Using the Characteristics of Pulse Waveform to Enhance the Accuracy of Blood Pressure Measurement by a Multi-Dimension Regression Model
Department of Computer Science and Information Engineering, Chaoyang University of Technology, Taichung 41349, Taiwan
Department of Electrical Engineering, National Taiwan University, Taipei 10672, Taiwan
Division of Cardiology, Chiayi Chang Gung Memorial Hospital, Chiayi 61363, Taiwan
Department of Traditional Chinese Medicine, College of Medicine, Chang Gung University, Taoyuan 33305, Taiwan
Biomedical Information Engineering Laboratory, The University of Aizu, Aizu-wakamatsu 965-8580, Fukushima, Japan
Department of Electrical Engineering, National Taipei University of Technology, Taipei City 10608, Taiwan
Author to whom correspondence should be addressed.
Appl. Sci. 2019, 9(14), 2922; https://doi.org/10.3390/app9142922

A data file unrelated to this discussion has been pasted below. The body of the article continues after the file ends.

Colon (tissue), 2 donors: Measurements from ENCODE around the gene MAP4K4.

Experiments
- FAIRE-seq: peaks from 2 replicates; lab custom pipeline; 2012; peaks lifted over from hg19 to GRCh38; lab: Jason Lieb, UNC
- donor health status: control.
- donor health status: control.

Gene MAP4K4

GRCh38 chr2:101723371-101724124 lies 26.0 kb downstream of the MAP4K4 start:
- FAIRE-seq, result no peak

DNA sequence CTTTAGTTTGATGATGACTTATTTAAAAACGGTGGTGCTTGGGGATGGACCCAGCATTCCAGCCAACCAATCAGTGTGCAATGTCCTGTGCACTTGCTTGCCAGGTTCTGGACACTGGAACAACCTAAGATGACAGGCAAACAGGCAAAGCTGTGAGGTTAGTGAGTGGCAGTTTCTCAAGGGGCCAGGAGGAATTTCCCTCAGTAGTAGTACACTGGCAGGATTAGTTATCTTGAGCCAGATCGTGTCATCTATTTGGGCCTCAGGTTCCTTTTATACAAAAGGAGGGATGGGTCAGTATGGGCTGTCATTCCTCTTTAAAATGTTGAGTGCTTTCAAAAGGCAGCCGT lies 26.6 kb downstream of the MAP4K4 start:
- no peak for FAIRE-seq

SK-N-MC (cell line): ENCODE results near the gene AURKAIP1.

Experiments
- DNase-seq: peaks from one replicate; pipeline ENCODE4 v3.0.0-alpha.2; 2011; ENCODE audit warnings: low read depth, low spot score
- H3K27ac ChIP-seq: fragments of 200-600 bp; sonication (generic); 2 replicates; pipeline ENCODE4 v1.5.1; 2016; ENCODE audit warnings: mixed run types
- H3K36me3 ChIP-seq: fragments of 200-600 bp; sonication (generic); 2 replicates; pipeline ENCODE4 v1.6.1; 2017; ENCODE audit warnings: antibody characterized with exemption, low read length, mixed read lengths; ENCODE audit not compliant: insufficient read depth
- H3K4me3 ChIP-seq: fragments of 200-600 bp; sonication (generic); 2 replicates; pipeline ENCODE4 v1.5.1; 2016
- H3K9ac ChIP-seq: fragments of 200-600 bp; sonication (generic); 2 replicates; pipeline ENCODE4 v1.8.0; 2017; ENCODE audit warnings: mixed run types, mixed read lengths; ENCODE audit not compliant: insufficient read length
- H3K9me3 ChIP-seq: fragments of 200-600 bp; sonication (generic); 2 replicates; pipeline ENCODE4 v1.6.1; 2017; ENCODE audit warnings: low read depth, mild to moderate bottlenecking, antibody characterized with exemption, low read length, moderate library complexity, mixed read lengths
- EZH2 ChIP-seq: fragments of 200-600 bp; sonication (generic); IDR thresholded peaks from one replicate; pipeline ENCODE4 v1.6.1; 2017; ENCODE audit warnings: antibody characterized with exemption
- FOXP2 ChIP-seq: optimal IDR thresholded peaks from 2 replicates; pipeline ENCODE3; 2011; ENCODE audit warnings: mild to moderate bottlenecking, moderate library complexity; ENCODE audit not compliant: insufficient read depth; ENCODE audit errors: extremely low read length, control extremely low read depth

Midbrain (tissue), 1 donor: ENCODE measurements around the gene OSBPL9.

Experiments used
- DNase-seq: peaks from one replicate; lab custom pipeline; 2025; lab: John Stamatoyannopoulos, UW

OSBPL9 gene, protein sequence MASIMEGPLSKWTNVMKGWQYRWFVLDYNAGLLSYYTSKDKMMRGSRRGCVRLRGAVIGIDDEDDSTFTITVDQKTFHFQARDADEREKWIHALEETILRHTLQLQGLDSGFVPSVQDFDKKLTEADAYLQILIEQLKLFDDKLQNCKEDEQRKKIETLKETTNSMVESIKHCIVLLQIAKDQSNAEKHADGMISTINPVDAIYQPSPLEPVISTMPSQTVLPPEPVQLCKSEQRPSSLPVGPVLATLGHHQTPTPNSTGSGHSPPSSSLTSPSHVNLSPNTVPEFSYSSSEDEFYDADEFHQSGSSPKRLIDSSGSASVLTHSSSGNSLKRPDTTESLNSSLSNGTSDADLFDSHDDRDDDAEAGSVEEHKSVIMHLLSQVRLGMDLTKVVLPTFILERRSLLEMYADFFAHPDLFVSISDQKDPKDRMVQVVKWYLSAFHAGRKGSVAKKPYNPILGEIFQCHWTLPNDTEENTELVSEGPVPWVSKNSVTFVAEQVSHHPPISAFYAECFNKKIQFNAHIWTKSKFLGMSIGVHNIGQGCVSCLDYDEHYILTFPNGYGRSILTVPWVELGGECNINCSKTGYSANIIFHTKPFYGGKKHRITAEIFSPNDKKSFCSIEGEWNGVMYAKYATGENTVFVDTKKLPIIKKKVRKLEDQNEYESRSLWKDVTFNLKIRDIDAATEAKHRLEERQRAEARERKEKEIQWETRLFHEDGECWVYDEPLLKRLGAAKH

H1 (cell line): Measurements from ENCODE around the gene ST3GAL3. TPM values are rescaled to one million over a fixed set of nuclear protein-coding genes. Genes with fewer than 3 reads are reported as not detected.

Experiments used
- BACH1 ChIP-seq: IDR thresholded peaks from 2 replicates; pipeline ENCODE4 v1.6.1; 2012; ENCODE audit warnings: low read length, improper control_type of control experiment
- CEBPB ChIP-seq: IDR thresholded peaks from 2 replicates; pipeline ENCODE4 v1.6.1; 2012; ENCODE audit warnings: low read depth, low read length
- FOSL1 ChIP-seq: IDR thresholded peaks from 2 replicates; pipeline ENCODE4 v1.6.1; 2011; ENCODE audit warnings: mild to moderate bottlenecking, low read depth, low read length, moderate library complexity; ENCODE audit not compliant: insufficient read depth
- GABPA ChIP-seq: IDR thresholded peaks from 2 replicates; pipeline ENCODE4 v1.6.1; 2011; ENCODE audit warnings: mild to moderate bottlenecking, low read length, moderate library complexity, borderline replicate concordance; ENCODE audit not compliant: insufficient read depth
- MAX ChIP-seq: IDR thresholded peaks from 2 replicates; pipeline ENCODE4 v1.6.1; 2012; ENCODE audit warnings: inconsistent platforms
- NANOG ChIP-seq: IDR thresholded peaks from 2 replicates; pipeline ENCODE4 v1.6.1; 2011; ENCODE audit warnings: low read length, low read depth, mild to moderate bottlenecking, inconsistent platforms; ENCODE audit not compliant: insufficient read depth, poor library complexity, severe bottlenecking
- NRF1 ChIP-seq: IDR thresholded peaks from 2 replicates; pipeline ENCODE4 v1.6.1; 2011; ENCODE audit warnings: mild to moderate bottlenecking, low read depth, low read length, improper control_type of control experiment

Received: 17 June 2019 / Revised: 12 July 2019 / Accepted: 18 July 2019 / Published: 22 July 2019
With the advancement of wearable technology, many physiological monitoring instruments are gradually being converted into wearable devices. However, as a consumer product, the blood pressure monitor is still a cuff-type device, which does perform a beat-by-beat continuous blood pressure measurement. Consequently, the cuffless blood pressure measurement device was developed and it is based on the pulse transit time (PTT), although its accuracy remains inadequate. According to the cardiac hemodynamic theorem, blood pressure relates to the arterial characteristics and the contours of the pulse wave include some characteristics of the artery. Therefore, the purpose of this study was to use the contour characteristics of the pulses measured by photoplethysmography (PPG) to estimate the blood pressure using a linear multi-dimension regression model. Ten subjects participated in the experiment, and the blood pressure levels of the subjects were elevated by exercise. The results showed that the mean and standard deviation (mean ± SD) of the root mean square error of the estimated systolic and diastolic pressures within the best five parameters were 6.9 ± 2.81 mmHg and 4.0 ± 0.65 mmHg, respectively. Compared to the results that used one parameter, the PTT, for estimating the systolic and diastolic pressures, 8.2 ± 2.1 mmHg and 4.5 ± 0.79 mmHg, respectively, our results were better.